About the 1999 Assessment
EPA's 1999 national-scale assessment characterizes risks from air toxics at a particular point in time (i.e., 1999). It looks at human health impacts from outdoor, inhalation, chronic exposures and is based on 1999 emissions rates, assuming they remain constant throughout one's lifetime (not today's levels or projected levels). See more information on limitations of the assessment.
The 1999 National-Scale Air Toxics Assessment is based on 1999 emissions data from the 1999 National Emissions Inventory for hazardous air pollutants. It produces results that are useful in identifying potential patterns in emissions, concentrations and risk from air toxics nationwide. It is intended as a prioritization tool for further investigation of specific air toxics and sources. The 1999 assessment includes emissions, ambient concentration estimates, and exposure estimates for 177 of the Clean Air Act's list of 187 air toxics plus diesel particulate matter (diesel PM). For 133 of these air toxics (those with health data based on chronic exposure) the assessment includes cancer and/or noncancer health effects including noncancer health effects for diesel PM.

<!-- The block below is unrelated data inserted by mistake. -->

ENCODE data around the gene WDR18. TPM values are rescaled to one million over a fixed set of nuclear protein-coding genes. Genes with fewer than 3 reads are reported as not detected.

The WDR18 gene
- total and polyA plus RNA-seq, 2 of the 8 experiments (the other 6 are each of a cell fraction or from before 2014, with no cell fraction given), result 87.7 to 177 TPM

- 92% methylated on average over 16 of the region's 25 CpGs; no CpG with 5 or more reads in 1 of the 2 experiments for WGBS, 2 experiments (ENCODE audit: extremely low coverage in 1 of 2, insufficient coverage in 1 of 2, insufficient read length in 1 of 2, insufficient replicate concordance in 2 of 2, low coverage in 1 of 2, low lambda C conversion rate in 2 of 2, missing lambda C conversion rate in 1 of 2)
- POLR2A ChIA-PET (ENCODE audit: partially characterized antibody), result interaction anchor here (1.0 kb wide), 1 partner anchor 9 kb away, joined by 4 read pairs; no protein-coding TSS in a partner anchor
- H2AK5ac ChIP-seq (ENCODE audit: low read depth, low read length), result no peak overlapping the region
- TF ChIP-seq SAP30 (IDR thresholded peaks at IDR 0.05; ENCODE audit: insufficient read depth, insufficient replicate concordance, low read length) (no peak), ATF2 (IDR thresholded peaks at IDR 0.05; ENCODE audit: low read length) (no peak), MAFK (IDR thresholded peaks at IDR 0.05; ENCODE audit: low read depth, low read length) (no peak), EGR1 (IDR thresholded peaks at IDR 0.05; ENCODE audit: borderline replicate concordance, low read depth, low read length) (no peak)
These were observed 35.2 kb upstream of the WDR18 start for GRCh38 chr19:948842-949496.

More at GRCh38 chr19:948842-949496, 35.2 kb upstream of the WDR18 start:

The 1999 assessment is an updated technical analysis -- EPA released the first such assessment in 2002 which focused on the year 1996 (for emissions, ambient concentration, exposure and risk estimates) and included a smaller subset of pollutants. EPA expects to release a new assessment every three years.